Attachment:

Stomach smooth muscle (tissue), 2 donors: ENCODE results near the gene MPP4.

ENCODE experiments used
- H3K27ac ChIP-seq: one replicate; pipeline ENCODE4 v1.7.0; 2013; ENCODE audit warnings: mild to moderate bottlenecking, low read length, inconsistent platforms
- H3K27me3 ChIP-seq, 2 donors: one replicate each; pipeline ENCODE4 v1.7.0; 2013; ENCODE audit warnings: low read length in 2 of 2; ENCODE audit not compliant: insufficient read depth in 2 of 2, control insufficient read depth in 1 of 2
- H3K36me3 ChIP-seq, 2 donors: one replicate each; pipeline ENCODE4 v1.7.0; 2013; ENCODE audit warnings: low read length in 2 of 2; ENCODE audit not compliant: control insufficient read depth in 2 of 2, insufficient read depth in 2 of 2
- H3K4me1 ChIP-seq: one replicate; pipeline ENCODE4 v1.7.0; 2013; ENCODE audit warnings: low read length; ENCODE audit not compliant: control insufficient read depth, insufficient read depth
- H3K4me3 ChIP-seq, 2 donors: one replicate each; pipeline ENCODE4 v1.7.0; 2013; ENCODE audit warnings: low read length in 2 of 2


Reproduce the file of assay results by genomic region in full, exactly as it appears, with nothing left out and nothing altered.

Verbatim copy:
Stomach smooth muscle (tissue), 2 donors: ENCODE results near the gene MPP4.

ENCODE experiments used
- H3K27ac ChIP-seq: one replicate; pipeline ENCODE4 v1.7.0; 2013; ENCODE audit warnings: mild to moderate bottlenecking, low read length, inconsistent platforms
- H3K27me3 ChIP-seq, 2 donors: one replicate each; pipeline ENCODE4 v1.7.0; 2013; ENCODE audit warnings: low read length in 2 of 2; ENCODE audit not compliant: insufficient read depth in 2 of 2, control insufficient read depth in 1 of 2
- H3K36me3 ChIP-seq, 2 donors: one replicate each; pipeline ENCODE4 v1.7.0; 2013; ENCODE audit warnings: low read length in 2 of 2; ENCODE audit not compliant: control insufficient read depth in 2 of 2, insufficient read depth in 2 of 2
- H3K4me1 ChIP-seq: one replicate; pipeline ENCODE4 v1.7.0; 2013; ENCODE audit warnings: low read length; ENCODE audit not compliant: control insufficient read depth, insufficient read depth
- H3K4me3 ChIP-seq, 2 donors: one replicate each; pipeline ENCODE4 v1.7.0; 2013; ENCODE audit warnings: low read length in 2 of 2